It’s a site that James and other Lummis regard as sacred; their ancestors lived, fished and died at Cherry Point through the centuries before white men discovered the area, imposed treaties on the natives and pushed them onto reservations.

The reservations are still there, as are the natives, and pressure continues to bring industry with its economic development, jobs, shipping, railroads, pollution, threats to native fishing areas and trampling of ancient grounds. Over the last two centuries, Cherry Point has seen two oil refineries, an aluminum plant and now plans for yet another giant industry.

Now, the Lummis appear to be well-positioned to play a key, perhaps the most critical role, in determining the fate of a huge proposal to export coal to China from Cherry Point. If the tribe’s objections to the port hold and their treaty rights under federal law withstand any legal questions, the path to approval of the port planned by SSA Marine of Seattle faces a giant obstacle. Company officials, for their part, say they believe the plan can win support from the tribe.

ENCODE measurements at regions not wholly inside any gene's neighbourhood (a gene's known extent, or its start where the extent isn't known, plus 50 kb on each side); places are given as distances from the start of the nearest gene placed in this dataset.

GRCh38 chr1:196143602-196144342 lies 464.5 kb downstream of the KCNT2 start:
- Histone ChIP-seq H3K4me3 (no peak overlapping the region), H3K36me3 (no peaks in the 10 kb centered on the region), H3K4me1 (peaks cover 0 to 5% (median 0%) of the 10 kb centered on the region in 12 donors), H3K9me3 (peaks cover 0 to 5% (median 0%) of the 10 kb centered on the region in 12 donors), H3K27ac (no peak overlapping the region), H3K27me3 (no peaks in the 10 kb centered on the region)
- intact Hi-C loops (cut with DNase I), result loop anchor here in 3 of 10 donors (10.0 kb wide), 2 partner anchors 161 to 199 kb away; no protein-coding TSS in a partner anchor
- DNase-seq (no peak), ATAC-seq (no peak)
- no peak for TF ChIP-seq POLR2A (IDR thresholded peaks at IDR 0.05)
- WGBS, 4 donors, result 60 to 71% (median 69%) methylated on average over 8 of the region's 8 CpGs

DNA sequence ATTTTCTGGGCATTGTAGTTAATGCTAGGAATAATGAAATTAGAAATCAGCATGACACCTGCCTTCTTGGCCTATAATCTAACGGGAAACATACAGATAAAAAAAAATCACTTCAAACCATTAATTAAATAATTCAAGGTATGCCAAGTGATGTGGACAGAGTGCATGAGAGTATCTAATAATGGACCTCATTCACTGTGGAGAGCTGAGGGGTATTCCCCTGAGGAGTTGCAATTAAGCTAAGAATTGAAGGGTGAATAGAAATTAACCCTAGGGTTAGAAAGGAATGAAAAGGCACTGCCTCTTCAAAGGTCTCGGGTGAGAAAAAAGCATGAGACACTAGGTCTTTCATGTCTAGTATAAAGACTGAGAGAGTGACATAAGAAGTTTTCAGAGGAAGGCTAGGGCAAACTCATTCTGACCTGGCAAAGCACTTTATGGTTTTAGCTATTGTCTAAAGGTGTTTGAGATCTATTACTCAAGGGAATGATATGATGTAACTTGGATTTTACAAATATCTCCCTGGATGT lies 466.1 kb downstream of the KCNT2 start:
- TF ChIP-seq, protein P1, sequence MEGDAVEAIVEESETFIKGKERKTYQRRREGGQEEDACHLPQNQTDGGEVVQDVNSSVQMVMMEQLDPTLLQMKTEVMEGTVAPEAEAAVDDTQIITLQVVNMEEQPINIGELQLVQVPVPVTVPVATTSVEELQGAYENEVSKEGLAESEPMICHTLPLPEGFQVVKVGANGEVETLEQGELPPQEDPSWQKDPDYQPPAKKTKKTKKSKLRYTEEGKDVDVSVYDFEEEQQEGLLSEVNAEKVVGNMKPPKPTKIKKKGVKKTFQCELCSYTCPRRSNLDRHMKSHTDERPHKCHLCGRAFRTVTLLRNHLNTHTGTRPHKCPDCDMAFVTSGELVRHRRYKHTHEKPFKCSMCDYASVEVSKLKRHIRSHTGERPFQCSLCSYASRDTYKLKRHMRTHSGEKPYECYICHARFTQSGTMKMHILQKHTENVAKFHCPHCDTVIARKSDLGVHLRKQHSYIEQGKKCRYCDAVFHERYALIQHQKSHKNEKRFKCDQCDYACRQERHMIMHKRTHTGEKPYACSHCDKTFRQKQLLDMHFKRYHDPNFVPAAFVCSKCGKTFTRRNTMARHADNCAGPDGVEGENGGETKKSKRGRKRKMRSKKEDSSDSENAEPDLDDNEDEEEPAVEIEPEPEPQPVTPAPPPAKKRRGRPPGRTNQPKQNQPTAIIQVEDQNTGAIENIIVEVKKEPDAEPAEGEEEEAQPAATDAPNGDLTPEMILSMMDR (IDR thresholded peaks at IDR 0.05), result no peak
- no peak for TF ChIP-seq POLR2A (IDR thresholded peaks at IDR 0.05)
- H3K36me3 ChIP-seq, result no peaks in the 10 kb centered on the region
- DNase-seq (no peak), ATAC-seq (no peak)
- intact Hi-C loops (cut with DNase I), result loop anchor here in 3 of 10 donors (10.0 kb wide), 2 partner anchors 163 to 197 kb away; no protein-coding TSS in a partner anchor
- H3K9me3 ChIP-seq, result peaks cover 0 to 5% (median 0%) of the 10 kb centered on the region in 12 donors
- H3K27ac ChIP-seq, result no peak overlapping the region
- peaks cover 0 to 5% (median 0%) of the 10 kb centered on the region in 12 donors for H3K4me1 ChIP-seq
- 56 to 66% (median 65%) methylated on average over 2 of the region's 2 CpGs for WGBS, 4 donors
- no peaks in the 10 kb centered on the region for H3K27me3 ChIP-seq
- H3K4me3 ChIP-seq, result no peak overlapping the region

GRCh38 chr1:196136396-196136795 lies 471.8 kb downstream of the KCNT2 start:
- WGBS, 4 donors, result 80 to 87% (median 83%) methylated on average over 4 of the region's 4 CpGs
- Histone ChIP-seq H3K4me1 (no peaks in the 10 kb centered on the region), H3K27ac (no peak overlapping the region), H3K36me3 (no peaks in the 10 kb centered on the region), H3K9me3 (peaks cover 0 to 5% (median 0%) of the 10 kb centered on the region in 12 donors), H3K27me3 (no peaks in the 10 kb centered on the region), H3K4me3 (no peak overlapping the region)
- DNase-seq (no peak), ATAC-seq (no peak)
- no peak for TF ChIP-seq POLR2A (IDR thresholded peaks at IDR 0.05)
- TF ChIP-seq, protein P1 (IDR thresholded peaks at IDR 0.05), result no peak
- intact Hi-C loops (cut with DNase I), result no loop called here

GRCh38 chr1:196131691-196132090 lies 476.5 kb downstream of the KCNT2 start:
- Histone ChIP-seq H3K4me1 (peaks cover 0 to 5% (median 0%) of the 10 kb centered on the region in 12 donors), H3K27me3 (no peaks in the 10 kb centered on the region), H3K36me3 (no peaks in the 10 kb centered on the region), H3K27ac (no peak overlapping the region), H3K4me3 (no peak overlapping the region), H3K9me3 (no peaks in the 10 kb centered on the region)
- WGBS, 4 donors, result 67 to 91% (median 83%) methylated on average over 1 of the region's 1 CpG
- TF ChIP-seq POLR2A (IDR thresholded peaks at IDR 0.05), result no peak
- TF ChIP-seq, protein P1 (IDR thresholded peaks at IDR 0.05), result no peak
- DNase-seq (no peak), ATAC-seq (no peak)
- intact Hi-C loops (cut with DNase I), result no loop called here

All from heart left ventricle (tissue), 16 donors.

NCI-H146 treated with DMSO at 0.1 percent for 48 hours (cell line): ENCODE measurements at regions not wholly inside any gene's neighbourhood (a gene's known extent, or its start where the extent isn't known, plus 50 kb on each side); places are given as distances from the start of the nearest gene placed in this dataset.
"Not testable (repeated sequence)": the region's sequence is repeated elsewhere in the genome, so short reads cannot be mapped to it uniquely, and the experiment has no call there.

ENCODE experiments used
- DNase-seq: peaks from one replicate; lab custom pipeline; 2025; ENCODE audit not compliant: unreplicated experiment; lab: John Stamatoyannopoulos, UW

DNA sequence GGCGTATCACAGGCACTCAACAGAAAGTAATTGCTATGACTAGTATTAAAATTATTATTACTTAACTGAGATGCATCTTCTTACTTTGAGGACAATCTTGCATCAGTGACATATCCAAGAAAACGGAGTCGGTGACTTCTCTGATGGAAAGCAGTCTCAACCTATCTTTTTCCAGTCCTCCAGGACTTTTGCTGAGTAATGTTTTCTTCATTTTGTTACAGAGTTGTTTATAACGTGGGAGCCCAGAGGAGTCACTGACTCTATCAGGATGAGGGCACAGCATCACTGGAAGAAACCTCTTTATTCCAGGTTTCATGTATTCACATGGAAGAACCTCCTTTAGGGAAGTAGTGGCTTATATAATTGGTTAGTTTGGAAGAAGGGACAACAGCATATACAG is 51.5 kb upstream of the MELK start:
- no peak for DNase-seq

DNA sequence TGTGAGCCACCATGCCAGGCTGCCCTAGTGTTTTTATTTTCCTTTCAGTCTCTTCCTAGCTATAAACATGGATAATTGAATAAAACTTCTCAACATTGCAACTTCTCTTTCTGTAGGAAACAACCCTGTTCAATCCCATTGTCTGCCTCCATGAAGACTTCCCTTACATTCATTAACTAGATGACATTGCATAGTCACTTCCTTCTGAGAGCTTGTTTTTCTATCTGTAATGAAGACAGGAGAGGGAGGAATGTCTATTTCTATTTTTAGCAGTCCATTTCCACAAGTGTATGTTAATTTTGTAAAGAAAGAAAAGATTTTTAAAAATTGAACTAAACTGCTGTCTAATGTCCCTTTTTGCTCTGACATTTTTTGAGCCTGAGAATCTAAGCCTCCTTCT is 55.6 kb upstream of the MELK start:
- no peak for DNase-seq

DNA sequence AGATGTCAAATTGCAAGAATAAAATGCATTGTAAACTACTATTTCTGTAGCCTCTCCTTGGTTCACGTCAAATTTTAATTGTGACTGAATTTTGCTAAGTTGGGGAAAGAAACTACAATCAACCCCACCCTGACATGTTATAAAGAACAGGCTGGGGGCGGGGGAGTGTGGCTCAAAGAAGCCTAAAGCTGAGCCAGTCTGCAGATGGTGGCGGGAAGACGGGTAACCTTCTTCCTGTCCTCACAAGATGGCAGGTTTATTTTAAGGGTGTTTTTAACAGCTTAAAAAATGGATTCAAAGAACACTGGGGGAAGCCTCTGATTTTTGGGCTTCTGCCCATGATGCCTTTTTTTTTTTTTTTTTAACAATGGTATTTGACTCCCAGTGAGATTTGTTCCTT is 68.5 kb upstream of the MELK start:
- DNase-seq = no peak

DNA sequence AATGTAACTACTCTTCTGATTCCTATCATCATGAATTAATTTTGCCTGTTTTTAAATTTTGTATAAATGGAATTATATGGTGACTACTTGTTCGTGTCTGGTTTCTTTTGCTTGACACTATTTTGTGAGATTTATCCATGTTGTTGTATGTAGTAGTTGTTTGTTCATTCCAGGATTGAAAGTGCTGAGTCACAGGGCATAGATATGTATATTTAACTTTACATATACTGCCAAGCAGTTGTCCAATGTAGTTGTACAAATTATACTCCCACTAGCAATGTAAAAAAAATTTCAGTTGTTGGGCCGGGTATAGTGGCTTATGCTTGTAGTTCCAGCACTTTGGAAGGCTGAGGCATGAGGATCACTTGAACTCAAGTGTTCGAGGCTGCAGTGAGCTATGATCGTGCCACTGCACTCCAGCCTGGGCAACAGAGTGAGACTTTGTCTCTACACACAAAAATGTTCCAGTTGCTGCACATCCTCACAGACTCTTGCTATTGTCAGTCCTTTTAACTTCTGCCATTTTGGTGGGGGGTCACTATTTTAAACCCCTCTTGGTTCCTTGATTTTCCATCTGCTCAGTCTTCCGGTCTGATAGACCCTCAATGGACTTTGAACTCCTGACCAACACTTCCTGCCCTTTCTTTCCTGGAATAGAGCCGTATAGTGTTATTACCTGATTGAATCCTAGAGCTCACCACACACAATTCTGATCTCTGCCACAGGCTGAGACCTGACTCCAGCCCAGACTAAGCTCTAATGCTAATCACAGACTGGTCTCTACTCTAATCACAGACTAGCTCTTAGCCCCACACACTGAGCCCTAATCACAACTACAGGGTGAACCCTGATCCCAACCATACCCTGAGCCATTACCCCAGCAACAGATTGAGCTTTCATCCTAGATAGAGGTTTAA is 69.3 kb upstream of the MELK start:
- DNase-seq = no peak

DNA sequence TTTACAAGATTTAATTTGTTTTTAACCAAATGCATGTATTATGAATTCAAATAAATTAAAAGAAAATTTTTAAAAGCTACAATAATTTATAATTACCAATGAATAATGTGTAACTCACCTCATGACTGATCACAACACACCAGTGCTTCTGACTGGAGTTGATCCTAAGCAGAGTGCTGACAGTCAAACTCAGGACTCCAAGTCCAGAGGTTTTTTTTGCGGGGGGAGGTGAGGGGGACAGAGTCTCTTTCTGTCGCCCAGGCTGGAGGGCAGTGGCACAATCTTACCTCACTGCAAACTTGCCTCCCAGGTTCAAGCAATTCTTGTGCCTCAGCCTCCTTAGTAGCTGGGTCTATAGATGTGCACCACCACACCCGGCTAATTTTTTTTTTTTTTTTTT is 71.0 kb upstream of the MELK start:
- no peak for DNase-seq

SSA Marine wants to export 48 million tons annually of Powder River Basin coal, and this time the Lummis are deeply dug in. Their line was first drawn a year ago when Lummi elders burned a ceremonial million-dollar check on the beach at Cherry Point and declared no compromise or financial offer would change their opposition to the Gateway Pacific Terminal (GPT).

Lummi speakers were forceful at seven public meetings last year hosted by public agencies charged with reviewing the proposal. Tribal leaders have hosted public events in Whatcom County, where the fate of two key permits will be decided. They even wrote a play, “But What About Those Promises?” to dramatize exploitation of their ancestors.

Up next is the totem pole, which begins its journey about Sept. 19 at the Powder River Basin coalfield in Wyoming and follows by truck the long and winding rail route to Cherry Point. Ceremonies and rallies along the way will reach Seattle and Cherry Point about Sept. 27 to 29.